When interest rates or volatility are not zero an American call option on a stock without dividend should never be exercised early. The proof is well known, easy and in fact similar to your proof for the put: the payoff the option holder gets from exercising the call option is \begin{align} S_t-E&\color{red}{\le}S_t-e^{-r(T-t)}E\le\underbrace{\max(S_t-e^{-r(T-t)}E,0)}_{\text{intrinsic option price}}\\ &\color{red}{\le}\text{European call price if you don't exercise}\\ &\le\text{American call price if you don't exercise}\,. \end{align} When $r>0$ or $\sigma>0$ at least one of the red $\color{red}\le$-signs is a strict inequality. This means never exercise early as you would gain $S_t-E$ in cash which is worth less than the remaining American option price.

To emphasize: even for the American call without dividends it may be optimal to exercise early, namely when $r=0$ and $\sigma=0$ so that $$\tag{1} S_t-E=\text{American call price if you don't exercise}.^1 $$ In general ($r\ge 0,\sigma\ge 0$) this relationship is known as the rule exercise when $S_t$ reaches the exercise boundary.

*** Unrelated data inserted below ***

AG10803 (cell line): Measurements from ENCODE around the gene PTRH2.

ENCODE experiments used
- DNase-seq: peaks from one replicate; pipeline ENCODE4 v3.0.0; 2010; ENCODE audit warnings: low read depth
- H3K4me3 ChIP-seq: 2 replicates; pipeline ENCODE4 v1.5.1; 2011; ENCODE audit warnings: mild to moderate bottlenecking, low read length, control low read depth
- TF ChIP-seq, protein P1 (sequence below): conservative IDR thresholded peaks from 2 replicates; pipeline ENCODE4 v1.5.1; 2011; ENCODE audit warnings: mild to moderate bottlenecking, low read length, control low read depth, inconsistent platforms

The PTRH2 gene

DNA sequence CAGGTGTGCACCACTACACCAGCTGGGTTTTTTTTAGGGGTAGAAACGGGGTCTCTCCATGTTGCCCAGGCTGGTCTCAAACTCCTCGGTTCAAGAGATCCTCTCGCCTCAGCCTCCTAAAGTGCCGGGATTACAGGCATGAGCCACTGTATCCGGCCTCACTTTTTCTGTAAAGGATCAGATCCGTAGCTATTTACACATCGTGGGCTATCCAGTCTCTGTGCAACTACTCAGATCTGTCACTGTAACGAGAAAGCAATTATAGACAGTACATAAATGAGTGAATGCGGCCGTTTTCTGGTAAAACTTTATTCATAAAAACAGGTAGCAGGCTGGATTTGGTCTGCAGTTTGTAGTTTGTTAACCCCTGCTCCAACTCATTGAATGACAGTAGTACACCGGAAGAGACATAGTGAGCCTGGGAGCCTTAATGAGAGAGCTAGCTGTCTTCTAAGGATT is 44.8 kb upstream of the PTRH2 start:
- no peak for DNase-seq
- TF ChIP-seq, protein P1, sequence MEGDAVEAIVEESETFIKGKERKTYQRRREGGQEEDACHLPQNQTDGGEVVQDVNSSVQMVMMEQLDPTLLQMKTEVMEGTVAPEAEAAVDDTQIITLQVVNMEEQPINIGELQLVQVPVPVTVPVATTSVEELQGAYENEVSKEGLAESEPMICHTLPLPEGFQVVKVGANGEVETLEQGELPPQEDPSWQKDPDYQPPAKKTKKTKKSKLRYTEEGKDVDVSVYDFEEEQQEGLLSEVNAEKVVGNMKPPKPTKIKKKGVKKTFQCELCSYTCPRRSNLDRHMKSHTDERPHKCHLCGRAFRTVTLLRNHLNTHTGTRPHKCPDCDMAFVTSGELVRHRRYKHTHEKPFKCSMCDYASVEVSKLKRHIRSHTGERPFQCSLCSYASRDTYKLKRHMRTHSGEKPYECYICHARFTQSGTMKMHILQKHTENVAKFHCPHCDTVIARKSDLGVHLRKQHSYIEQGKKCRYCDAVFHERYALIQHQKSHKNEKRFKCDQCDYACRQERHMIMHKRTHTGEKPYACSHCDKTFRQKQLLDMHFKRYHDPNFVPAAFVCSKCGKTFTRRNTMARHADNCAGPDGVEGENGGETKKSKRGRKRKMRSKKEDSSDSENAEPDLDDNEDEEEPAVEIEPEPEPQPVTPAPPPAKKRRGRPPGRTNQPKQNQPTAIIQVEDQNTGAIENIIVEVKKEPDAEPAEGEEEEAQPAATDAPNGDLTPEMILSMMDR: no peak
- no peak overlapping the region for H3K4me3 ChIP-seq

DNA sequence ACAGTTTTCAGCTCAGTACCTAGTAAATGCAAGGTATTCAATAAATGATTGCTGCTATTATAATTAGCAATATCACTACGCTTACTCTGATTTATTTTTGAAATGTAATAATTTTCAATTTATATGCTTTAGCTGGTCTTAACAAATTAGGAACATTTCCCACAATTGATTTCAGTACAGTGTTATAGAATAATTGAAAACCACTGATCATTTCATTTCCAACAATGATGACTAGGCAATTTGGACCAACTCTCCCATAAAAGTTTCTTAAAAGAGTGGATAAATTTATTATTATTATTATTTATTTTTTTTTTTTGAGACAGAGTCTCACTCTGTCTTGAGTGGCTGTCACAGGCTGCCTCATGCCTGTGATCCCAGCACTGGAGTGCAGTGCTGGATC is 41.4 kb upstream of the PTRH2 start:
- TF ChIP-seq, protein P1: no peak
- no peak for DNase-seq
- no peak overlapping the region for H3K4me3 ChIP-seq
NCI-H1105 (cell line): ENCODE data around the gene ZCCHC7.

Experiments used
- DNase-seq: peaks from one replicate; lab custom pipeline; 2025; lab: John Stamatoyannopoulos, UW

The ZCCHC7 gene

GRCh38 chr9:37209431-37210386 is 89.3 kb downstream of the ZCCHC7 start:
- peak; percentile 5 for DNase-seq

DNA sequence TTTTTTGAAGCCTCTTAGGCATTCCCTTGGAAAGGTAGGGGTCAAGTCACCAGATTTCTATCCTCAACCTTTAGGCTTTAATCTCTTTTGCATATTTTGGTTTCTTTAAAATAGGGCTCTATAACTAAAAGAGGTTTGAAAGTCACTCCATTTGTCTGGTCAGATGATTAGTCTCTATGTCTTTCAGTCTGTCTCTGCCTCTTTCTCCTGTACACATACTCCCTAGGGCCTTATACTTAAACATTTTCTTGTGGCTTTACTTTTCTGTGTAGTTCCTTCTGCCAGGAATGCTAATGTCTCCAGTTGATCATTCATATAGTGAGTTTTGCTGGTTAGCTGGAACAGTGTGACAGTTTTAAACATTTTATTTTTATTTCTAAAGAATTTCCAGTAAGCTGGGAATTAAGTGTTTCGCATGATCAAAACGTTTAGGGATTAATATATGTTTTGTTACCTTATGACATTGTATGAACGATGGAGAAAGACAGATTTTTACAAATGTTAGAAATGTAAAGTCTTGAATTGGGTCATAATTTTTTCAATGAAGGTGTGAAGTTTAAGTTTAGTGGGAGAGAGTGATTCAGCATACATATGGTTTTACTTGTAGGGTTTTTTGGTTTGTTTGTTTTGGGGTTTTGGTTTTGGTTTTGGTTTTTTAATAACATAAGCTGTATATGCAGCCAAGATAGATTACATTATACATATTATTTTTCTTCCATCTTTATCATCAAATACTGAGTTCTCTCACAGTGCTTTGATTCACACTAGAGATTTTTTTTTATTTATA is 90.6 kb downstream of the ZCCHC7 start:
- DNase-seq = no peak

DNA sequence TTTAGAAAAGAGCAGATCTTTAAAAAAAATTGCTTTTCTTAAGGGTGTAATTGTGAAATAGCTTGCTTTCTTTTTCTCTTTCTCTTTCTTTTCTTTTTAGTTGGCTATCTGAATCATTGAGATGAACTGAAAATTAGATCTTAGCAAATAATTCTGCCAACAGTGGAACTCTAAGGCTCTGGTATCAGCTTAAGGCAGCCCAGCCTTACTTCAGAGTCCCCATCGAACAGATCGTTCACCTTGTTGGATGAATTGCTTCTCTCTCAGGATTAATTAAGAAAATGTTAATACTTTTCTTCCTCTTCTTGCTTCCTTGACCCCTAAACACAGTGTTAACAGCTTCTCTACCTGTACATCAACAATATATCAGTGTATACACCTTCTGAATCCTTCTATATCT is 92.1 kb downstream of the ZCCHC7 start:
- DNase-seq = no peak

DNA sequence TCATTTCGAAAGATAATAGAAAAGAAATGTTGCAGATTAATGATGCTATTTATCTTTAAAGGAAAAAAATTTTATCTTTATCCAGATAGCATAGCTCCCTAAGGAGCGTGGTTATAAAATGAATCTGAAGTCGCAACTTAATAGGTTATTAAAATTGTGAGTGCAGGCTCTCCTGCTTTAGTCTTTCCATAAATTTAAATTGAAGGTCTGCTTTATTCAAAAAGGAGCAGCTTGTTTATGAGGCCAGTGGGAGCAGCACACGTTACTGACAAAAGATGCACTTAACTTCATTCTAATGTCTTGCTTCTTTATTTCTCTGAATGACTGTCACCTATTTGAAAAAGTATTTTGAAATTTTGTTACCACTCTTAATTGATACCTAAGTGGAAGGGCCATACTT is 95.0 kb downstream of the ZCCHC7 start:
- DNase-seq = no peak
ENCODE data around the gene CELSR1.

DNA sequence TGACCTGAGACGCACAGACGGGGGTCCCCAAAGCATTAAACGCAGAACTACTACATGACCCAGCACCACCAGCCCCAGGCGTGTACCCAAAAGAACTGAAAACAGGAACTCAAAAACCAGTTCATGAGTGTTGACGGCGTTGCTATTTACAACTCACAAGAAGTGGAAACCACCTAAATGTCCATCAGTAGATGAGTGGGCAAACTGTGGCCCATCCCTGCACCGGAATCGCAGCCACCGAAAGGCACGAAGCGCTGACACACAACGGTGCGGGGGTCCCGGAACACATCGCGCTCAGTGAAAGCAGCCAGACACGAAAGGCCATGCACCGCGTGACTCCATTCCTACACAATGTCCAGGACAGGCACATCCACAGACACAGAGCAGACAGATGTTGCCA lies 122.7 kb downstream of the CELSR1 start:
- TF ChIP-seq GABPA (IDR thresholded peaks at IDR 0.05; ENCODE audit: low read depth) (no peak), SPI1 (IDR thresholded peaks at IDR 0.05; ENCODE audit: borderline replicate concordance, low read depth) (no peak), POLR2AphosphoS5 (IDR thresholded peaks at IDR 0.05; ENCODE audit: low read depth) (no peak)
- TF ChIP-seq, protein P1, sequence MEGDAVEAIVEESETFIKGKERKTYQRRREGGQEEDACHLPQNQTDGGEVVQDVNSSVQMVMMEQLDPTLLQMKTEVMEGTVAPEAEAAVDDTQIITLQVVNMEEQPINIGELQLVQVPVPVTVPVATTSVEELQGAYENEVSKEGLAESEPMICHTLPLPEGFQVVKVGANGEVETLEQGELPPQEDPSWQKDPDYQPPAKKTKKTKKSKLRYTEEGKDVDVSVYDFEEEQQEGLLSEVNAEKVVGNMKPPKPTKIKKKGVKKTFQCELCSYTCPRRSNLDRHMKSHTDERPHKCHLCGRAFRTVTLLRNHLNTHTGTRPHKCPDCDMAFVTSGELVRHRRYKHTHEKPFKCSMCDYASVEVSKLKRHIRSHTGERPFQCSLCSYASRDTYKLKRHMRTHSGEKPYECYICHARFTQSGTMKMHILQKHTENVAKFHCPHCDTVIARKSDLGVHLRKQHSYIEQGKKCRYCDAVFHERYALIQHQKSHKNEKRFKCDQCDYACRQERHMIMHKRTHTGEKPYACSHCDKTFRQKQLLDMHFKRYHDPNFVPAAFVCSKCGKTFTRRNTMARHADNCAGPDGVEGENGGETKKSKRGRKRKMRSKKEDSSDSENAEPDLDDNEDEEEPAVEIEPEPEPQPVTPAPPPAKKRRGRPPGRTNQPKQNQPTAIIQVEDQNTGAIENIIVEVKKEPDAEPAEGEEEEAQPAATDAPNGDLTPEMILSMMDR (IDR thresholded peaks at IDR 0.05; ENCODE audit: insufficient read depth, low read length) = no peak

What you have shown for the Put is

$$ E-S_t\color{red}{\le}\text{American put price if you don't exercise}\,. $$ To make the proof complete you would need to show that you never have an equals sign in this inequality.

$^1\quad $ When $r=\sigma=0$ "optimal" is to be taken with a grain of salt because (1) holds either for all $t$ or for no $t\,.$ If (1) holds with $r=\sigma=0$ one could therefore exercise whenever one wants.

  • 1
    $\begingroup$ there is also nowadays the case where r<0 to handle, in which early exercise may be optimal. See "Pricing American options under negative rates" by Jherek Healy published in the Journal of Computational Finance, with preprint on arxiv.org/abs/2109.15157 $\endgroup$
    – jherek
    Commented Jan 27, 2022 at 12:10